PEN America’s decision to award the French satiricial weekly Charlie Hebdo a “Freedom of Expression Courage Award” continues to cause controversy, as more than two dozen writers—including Joyce Carol Oates, Junot Díaz, and Teju Cole—have signed a letter protesting the award. On the opposite side stands Salman Rushdie, who believes Charlie Hebdo deserves the award, especially in light of the attack on the publication earlier this year, in which 12 editors and cartoonists were murdered.
“It is the role of the satirists in any free society to challenge the powerful and the sacred, pushing boundaries in ways that make expression freer and more robust for us all,” said Suzanne Nossel, PEN Executive Director. “In paying the ultimate price for the exercise of their freedom, and then soldiering on amid devastating loss, Charlie Hebdo deserves to be recognized for its dauntlessness in the face of one of the most noxious assaults on expression in recent memory.”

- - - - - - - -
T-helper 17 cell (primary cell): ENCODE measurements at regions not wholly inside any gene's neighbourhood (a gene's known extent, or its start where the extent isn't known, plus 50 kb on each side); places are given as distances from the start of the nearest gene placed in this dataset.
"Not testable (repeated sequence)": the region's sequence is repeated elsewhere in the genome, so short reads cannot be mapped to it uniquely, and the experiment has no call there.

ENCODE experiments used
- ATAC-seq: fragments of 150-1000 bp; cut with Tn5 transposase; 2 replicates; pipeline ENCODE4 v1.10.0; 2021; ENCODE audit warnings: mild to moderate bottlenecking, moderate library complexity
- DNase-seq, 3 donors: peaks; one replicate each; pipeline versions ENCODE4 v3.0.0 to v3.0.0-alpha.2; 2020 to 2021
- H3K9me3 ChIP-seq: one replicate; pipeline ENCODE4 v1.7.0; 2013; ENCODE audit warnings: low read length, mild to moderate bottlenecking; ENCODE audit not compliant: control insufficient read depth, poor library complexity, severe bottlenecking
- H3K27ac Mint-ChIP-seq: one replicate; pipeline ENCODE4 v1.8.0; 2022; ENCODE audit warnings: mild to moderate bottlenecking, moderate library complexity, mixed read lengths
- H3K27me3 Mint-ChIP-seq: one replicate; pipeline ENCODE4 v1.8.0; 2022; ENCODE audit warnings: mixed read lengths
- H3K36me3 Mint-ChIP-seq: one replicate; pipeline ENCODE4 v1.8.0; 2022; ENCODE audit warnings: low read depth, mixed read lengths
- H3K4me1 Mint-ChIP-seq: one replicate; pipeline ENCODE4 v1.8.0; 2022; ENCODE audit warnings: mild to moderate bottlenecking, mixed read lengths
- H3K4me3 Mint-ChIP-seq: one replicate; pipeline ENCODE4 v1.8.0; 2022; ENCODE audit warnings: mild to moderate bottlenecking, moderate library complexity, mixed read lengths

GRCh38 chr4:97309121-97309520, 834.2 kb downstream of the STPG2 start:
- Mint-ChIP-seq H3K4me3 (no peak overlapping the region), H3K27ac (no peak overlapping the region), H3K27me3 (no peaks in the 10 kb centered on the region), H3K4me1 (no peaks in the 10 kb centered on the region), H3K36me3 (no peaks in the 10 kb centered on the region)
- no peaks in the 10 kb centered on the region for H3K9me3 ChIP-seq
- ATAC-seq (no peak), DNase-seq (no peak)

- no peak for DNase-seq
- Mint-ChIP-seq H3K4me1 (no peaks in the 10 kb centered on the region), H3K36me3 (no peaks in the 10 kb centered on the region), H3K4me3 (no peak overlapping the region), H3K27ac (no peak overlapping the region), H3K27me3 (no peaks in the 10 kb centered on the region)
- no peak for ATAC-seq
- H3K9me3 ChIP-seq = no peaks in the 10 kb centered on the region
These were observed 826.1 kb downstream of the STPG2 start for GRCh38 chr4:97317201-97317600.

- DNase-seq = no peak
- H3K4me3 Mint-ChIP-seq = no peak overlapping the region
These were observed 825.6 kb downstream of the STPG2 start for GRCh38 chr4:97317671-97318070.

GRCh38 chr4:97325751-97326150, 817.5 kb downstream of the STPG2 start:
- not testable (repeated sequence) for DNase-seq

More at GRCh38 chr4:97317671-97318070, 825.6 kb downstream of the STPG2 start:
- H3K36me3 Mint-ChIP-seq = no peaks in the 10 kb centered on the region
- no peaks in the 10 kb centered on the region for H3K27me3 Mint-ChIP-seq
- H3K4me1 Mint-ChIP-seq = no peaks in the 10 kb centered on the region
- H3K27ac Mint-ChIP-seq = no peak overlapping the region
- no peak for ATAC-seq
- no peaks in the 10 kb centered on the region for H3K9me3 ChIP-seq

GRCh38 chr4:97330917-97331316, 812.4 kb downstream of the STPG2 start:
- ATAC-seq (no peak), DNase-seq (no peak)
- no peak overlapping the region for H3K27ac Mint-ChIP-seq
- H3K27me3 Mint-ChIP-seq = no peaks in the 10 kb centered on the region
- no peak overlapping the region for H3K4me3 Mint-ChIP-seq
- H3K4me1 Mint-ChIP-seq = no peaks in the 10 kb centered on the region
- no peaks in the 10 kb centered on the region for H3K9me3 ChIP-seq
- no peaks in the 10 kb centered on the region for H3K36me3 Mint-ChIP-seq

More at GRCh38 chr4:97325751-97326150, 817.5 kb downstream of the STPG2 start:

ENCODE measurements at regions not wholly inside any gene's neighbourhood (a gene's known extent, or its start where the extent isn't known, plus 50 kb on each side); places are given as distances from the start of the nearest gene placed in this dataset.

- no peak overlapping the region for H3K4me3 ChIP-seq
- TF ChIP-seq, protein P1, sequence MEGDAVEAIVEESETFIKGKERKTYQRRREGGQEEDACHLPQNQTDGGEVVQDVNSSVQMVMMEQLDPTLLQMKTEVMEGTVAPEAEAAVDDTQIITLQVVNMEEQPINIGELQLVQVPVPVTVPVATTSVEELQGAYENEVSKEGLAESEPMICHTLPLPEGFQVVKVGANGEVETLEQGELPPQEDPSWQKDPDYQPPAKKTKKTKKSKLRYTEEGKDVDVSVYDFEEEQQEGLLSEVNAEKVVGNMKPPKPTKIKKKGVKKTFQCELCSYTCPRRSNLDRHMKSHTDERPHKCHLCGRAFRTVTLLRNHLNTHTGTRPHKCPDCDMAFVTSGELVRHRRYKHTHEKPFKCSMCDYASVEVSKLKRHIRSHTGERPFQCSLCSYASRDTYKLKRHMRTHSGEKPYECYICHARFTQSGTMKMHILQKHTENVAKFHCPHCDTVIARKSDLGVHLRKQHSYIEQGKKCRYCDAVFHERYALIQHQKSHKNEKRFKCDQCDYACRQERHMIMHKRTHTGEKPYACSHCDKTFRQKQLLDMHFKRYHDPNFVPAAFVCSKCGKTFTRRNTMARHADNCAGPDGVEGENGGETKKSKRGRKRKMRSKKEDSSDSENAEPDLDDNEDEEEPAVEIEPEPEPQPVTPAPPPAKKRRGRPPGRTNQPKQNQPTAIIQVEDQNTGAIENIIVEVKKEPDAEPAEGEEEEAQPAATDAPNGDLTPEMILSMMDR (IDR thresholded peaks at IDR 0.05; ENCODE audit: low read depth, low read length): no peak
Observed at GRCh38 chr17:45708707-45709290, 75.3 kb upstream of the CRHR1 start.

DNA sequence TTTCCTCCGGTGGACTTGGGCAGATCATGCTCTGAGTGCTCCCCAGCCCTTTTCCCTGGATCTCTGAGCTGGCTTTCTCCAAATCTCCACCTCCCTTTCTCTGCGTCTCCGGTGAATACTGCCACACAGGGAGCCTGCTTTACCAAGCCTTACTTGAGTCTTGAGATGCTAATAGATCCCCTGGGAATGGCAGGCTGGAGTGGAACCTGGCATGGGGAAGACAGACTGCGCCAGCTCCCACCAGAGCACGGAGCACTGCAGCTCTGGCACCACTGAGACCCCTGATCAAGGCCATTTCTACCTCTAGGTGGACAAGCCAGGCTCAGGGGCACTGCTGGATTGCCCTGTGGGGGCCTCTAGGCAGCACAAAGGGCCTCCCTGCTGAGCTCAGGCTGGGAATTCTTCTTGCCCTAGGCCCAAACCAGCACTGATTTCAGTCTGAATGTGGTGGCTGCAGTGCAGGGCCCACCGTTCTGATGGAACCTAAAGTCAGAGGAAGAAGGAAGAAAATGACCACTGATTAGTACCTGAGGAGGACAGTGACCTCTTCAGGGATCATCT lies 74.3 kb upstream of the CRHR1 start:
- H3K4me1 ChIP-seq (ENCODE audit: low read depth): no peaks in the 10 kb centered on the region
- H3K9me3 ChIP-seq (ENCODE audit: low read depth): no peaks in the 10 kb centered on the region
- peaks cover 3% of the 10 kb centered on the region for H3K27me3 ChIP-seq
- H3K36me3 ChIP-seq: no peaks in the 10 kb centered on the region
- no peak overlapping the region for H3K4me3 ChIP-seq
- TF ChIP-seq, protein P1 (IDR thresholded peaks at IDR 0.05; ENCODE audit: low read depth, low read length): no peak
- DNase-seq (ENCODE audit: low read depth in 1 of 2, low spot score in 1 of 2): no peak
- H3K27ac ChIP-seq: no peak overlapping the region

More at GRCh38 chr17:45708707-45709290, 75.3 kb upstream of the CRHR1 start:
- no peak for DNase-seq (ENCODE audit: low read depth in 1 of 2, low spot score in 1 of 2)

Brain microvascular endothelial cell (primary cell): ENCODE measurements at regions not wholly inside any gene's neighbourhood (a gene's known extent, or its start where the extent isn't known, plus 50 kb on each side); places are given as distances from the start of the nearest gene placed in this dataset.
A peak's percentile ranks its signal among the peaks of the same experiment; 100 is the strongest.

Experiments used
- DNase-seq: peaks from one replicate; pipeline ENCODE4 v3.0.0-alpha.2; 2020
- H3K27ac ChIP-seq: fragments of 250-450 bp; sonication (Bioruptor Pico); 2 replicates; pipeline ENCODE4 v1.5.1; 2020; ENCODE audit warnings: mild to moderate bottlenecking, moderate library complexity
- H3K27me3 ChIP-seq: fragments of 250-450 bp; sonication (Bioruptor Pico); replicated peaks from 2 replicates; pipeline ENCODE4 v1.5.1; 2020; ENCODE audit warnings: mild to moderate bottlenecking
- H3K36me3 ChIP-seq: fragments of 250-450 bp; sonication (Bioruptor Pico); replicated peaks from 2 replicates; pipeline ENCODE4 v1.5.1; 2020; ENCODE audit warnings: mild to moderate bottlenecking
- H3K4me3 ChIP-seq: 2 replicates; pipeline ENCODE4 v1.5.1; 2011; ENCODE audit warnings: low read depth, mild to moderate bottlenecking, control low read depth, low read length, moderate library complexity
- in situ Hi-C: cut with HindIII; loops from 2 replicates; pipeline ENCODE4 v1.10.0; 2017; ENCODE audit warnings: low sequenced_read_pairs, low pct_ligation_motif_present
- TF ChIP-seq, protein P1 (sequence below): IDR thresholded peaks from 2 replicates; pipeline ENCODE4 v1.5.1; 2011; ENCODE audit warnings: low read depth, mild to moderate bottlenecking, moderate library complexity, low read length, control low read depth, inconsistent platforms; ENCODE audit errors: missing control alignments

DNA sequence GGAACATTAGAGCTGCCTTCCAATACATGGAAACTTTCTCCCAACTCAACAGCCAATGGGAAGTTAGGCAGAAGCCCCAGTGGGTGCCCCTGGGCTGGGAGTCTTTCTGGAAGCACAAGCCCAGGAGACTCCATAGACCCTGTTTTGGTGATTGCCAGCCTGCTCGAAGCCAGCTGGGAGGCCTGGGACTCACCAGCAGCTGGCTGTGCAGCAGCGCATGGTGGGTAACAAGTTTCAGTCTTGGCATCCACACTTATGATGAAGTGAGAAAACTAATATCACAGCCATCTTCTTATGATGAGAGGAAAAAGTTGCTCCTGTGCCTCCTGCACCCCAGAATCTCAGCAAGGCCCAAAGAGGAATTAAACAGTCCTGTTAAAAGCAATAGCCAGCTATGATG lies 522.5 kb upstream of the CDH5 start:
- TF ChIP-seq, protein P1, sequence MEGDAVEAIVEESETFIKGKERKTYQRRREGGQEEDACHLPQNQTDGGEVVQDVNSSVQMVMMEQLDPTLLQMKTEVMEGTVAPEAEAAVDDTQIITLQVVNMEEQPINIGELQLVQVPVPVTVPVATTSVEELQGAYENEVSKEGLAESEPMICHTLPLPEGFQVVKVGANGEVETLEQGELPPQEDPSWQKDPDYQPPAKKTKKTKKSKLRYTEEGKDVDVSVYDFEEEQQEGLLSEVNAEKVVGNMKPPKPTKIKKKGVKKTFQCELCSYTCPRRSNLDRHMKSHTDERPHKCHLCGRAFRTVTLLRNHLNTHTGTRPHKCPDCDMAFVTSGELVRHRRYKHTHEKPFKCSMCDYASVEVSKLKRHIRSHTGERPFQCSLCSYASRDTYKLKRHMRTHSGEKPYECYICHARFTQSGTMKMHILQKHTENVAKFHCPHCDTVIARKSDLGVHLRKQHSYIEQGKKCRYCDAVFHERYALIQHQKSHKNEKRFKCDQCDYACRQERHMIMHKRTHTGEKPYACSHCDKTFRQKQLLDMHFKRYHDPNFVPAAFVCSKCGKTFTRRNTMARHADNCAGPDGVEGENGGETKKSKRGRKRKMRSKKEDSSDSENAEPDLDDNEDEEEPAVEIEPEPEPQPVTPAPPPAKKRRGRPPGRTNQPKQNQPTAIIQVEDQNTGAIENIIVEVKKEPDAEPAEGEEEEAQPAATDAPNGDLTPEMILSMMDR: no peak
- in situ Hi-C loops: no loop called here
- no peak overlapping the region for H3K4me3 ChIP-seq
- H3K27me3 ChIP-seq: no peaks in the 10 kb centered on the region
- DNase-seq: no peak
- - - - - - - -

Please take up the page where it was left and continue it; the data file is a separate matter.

The dissenters argue in their letter that Charlie Hebdo should not be rewarded for its controversial cartoons, as they ridicule a “section of the French population that is already marginalized, embattled, and victimized.” They continue:
Francine Prose, one of the initial six dissenters, elaborated on the issue on Facebook, where Salman Rushie and other writers weighed in. “Why is it so difficult for people to make fine distinctions? The writers opposing the PEN award support free speech, free expression, and stand fully behind Charlie Hebdo’s right to publish whatever they want without being censored, and of course without the use of violence to enforce their silence,” Prose writes.
Meanwhile, Joyce Carol Oates has taken to her preferred platform, Twitter, to offer a deeper explanation of her perspective:
The PEN Literary Gala will be held on Tuesday, May 5, at the Museum of Natural History in New York City.